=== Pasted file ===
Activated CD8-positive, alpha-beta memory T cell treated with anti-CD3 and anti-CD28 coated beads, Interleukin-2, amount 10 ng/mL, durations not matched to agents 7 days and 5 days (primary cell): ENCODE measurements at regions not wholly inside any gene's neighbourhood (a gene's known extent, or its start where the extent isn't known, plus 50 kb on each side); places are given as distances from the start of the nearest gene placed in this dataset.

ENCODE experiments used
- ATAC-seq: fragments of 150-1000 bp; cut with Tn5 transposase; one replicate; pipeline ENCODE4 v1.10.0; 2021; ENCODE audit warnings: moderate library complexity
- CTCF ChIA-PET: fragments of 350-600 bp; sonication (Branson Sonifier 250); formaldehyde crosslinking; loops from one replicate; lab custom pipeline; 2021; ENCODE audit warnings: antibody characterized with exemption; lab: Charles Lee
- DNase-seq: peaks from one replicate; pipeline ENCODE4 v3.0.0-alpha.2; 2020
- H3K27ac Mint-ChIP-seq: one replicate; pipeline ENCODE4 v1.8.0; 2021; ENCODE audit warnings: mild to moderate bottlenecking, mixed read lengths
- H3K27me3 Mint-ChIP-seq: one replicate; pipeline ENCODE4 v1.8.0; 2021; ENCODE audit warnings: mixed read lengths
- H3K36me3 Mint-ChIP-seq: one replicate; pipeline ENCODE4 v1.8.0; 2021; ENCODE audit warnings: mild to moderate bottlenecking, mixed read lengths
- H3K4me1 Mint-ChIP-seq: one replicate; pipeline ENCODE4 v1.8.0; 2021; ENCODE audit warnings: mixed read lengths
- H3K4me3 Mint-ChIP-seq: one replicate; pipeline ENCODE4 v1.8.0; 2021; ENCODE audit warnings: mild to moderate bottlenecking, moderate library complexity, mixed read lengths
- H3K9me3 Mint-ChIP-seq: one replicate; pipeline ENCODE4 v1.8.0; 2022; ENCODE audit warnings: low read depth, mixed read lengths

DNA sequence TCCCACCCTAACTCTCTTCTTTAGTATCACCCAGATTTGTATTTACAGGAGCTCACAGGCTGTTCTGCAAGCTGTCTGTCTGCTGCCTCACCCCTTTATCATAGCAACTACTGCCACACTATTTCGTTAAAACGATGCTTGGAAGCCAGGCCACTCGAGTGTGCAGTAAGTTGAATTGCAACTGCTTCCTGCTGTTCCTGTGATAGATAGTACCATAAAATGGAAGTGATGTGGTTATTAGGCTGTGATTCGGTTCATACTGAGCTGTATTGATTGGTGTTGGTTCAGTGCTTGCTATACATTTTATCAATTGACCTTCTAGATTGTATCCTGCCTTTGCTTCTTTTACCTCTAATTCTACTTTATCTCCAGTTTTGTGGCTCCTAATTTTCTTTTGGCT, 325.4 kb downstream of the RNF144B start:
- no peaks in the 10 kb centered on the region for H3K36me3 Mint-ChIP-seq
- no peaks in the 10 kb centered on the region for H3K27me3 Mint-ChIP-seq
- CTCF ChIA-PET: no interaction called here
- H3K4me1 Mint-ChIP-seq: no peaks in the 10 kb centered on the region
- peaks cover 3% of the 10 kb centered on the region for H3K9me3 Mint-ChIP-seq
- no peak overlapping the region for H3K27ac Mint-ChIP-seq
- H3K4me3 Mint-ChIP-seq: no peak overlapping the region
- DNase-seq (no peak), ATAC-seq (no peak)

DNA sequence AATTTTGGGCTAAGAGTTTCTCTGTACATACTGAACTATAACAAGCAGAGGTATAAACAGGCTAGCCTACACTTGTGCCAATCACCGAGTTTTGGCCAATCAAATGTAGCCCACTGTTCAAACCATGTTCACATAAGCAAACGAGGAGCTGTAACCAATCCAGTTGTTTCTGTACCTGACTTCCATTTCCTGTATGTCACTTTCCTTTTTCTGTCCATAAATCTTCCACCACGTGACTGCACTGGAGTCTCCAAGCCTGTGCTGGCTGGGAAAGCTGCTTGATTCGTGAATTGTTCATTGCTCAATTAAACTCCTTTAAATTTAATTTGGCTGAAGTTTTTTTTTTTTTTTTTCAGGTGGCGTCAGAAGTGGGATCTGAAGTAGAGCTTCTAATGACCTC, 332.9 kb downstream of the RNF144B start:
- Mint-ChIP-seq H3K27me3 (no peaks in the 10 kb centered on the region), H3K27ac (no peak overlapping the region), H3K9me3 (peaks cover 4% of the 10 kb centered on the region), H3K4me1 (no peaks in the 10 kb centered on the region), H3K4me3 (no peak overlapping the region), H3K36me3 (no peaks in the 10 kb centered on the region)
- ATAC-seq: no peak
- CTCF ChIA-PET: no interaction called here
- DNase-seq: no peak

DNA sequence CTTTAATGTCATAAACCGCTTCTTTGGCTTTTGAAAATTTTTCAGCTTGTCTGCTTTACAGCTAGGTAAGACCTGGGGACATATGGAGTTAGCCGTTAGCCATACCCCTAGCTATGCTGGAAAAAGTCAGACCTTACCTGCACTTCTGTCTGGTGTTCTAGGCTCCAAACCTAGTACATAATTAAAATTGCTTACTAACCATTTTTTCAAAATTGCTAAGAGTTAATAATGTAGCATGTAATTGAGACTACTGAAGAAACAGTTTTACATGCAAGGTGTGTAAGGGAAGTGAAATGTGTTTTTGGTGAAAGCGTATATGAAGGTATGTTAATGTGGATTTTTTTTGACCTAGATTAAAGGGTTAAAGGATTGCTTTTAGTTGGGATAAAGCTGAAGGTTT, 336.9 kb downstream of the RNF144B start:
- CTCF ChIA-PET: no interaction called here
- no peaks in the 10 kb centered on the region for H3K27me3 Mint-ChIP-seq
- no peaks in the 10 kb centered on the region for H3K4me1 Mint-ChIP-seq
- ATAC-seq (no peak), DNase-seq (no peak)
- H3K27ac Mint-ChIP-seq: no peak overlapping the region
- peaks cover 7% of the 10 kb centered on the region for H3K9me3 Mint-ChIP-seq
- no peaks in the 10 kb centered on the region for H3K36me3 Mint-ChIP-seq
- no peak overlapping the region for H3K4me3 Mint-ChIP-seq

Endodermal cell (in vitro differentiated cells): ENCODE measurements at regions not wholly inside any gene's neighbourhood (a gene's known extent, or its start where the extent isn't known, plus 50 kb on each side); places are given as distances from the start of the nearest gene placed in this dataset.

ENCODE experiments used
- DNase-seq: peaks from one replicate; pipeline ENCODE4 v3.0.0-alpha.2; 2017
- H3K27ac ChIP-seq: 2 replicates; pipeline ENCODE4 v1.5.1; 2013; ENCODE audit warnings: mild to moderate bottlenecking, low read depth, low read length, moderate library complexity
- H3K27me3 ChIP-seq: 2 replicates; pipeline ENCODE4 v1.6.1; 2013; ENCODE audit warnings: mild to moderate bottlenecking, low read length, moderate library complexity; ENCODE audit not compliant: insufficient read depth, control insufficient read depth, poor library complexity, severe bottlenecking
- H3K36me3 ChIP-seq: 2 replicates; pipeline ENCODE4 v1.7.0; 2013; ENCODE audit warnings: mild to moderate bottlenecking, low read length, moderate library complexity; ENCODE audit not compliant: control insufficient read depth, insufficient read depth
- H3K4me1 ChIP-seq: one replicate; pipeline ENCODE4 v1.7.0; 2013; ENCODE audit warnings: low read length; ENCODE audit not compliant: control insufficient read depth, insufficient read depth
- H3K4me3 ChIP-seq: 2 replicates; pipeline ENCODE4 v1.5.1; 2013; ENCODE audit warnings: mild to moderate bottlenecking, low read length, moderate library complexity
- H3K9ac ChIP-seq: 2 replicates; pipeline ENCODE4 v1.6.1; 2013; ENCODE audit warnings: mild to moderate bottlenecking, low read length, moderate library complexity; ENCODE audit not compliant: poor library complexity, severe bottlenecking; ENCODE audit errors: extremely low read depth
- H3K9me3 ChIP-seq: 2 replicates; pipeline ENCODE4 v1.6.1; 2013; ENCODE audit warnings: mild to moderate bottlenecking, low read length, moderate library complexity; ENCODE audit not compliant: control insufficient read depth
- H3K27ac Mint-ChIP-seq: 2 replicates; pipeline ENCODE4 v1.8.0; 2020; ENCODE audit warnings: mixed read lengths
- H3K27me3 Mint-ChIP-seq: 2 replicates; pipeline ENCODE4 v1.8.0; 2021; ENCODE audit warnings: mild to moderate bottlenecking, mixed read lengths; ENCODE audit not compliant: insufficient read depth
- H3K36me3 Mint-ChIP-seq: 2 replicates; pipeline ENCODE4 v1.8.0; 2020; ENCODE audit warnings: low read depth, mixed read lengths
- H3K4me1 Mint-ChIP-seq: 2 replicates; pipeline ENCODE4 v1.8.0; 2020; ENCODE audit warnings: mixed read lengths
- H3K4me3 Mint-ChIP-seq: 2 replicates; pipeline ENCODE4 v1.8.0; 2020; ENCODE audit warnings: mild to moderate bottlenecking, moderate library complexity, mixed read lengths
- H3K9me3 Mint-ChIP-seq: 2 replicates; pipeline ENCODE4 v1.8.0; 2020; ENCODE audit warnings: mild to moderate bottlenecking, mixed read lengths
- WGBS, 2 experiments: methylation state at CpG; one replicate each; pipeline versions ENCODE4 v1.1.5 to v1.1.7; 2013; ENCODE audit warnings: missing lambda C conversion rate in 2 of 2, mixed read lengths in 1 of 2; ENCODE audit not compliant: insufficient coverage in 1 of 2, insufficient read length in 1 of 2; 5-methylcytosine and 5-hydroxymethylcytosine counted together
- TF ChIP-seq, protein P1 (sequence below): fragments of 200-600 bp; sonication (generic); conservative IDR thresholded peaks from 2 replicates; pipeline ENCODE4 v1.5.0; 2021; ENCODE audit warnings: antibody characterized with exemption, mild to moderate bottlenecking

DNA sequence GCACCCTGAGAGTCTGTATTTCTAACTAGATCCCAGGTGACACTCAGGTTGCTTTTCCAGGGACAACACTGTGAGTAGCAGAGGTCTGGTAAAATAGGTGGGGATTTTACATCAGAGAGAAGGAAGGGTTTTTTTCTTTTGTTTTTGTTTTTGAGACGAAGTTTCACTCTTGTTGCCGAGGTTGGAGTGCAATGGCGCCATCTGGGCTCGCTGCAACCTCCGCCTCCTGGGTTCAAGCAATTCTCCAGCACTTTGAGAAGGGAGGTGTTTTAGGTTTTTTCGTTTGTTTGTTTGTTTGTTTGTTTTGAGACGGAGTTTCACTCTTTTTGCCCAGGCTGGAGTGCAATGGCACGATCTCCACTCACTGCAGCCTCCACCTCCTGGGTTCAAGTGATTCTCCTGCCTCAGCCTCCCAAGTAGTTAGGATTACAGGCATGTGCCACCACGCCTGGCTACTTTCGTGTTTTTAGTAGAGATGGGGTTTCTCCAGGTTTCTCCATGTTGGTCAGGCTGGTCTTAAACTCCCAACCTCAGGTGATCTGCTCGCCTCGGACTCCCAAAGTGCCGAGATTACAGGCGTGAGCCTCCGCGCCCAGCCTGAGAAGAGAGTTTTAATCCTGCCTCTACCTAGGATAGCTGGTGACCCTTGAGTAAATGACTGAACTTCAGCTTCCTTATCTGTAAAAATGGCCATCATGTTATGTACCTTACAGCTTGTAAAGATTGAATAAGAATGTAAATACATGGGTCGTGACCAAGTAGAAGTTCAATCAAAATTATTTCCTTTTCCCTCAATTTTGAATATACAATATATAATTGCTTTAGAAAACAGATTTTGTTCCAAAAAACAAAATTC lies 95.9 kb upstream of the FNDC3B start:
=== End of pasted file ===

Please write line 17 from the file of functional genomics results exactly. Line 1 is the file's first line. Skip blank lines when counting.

- peaks cover 3% of the 10 kb centered on the region for H3K9me3 Mint-ChIP-seq